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TAMU offers degrees in 150 courses of study in 10 colleges and schools.  Mobility is a key issue in many of these programs, although traditionally transportation is thought of as an engineering discipline.  The interdisciplinary education programs of UTCM could enhance awareness of mobility issues in other disciplines, resulting in graduates better prepared to address the transportation aspects of their professions, and who have a greater understanding of the importance of mobility to overall quality of life.  The opportunity to make a difference at TAMU is significant.  For example, with more than 60 faculty, 1000 undergraduate students, and 350 graduate students, the department of civil engineering at TAMU is the largest in the country. TAMU also has a top ten architecture program.  Both have a transportation track within their programs, providing students and faculty interested and actively working in mobility issues.  There are also programs consistently rated as among the best in the country in agriculture, business, and the Bush School that may provide opportunities for collaboration in transportation education.

All research projects funded by UTCM would require significant student involvement.  In this way, synergy is created between the research and education components of projects and UTCM programs.  In addition, some of the programs that will be implemented as part of the education component of UTCM include student support and course and program development.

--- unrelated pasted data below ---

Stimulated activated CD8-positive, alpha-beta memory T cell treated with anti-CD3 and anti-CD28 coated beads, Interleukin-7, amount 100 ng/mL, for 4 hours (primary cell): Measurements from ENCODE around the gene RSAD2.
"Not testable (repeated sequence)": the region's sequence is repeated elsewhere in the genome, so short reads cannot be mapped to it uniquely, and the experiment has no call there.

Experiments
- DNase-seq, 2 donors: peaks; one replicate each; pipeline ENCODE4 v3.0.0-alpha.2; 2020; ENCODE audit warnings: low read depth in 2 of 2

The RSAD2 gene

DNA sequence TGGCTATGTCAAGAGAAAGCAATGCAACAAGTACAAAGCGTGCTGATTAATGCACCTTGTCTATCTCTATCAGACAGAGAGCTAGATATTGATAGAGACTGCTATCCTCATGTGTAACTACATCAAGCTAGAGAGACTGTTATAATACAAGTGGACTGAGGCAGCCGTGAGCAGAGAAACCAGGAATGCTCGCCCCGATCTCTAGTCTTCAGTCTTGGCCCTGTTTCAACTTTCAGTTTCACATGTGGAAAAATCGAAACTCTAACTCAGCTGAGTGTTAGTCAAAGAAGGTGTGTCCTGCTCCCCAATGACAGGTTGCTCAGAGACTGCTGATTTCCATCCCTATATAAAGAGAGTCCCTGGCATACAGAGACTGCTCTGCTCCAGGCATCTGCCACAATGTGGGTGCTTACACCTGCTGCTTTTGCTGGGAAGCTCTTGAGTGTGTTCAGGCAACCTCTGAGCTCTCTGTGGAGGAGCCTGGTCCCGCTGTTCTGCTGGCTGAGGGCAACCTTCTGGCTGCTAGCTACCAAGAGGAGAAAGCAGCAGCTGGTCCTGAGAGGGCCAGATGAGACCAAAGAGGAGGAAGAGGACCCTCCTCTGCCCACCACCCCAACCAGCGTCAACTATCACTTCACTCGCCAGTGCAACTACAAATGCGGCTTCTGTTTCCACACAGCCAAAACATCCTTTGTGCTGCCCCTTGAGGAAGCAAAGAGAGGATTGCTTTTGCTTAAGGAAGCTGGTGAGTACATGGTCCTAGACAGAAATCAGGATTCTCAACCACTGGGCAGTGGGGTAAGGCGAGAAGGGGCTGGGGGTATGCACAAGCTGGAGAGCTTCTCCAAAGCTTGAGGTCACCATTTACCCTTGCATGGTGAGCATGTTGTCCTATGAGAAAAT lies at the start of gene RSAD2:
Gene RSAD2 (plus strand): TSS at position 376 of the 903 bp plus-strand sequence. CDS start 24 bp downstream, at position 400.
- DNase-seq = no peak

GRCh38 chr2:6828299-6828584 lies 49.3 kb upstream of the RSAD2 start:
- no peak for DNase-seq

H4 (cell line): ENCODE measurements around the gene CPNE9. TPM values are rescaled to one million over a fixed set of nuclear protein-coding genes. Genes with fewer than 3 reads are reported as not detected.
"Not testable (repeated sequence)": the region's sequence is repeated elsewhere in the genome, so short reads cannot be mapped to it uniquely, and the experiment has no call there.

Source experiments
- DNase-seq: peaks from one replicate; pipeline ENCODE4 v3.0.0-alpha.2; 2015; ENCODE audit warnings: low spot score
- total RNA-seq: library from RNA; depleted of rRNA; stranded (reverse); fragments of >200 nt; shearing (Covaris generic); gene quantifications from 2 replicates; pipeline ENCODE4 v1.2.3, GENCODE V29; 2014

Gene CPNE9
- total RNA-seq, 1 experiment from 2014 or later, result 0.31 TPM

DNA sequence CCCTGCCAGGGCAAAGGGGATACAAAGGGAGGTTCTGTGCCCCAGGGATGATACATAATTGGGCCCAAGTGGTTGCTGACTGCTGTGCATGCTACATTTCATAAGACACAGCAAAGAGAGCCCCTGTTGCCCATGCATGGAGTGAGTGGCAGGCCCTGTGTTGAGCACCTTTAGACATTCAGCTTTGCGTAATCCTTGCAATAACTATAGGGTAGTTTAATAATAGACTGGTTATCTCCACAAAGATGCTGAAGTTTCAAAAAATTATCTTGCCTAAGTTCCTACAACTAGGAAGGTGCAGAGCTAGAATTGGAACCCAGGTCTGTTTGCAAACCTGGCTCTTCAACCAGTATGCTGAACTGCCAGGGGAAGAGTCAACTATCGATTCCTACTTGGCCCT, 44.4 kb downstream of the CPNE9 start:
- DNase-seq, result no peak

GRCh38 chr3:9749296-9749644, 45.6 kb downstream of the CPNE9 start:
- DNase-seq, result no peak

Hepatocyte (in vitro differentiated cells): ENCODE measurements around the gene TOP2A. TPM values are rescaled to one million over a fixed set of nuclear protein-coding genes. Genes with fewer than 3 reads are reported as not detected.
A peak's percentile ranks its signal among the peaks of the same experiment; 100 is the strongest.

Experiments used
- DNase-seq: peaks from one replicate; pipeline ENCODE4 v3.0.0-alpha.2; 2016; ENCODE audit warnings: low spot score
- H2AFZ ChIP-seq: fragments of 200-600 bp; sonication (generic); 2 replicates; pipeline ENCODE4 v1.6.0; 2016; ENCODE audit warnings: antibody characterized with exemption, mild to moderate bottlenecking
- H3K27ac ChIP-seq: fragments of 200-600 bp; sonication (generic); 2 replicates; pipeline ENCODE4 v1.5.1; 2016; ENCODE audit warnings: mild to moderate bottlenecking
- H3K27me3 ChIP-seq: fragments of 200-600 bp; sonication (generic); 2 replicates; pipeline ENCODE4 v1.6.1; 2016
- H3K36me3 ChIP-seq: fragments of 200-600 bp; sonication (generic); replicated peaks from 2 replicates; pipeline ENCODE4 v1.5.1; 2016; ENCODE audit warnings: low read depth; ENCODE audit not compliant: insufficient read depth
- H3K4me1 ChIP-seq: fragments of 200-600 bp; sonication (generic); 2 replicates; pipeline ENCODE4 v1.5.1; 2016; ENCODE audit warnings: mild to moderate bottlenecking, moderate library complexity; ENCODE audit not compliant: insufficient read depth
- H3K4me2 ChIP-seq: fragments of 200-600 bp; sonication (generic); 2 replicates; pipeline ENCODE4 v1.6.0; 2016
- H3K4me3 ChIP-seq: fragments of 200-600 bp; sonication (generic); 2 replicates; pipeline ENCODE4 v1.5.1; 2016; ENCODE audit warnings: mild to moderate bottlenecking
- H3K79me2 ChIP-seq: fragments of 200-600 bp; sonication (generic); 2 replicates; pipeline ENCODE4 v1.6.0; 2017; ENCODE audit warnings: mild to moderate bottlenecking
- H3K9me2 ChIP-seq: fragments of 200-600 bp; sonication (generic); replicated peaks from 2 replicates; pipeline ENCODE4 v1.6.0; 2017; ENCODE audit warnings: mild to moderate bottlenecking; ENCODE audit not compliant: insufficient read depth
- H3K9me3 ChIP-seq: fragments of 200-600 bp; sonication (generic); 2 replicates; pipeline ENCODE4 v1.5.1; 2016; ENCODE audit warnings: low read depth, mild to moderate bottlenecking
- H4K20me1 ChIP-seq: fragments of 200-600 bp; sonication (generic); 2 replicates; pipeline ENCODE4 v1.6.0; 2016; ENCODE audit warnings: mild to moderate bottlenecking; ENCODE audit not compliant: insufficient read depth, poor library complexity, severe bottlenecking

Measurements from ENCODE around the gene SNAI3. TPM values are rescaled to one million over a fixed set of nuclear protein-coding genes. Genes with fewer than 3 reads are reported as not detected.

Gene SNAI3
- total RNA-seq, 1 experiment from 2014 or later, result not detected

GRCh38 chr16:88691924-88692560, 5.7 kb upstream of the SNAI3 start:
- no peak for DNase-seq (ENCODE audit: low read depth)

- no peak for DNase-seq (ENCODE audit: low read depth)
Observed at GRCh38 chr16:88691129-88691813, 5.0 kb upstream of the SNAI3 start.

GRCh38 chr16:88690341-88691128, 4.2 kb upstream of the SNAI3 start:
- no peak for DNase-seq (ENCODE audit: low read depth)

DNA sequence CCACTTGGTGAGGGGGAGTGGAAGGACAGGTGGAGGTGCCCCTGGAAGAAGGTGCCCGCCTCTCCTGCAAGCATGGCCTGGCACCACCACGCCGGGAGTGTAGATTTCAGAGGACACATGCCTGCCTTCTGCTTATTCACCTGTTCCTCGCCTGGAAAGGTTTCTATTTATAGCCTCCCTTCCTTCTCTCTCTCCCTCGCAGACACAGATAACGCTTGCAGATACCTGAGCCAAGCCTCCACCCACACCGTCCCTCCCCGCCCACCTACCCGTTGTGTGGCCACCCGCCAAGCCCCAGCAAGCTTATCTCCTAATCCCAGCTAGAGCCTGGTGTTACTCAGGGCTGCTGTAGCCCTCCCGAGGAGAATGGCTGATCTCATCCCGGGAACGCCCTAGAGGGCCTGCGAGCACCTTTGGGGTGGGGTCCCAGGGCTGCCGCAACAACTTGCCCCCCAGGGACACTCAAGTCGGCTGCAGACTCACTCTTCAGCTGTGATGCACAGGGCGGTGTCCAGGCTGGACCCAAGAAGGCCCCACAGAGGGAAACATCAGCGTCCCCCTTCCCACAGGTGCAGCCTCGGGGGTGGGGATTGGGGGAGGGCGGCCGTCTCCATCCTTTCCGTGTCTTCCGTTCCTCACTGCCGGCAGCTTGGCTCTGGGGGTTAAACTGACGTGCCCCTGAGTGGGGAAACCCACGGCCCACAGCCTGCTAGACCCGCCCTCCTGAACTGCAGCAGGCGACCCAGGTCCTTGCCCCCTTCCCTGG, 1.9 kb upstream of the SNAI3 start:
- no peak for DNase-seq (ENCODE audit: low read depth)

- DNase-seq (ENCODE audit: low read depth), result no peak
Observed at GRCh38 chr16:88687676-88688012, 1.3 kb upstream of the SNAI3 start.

Student Support

Direct support to students (support not issued as part of a research project) will be a part of the education program of UTCM.  Students in transportation-related programs may be supported by means including fellowships, scholarships, stand-alone assistantships, and tuition and/or fee awards.  It is anticipated that UTCM will work with SWUTC to develop a coordinated interdisciplinary support program.

Course Development 

Grants will be made to develop new transportation courses at TAMU. These would be proposed by faculty and professional staff and are intended to enrich courses available for students, as well as for professional development.  It is anticipated that these may be replicated in transportation programs at other universities.

Program Development 

UTCM will also consider grant applications for the development of new transportation programs at TAMU. These could be within a department or interdisciplinary in nature. The grant would support the activities necessary for the development and approval of a new degree or  program, including curriculum development and support for those shepherding the proposal through the process. The development of other types of education activities, such as short courses, outreach programs, or curriculum analysis and enhancement may also be supported.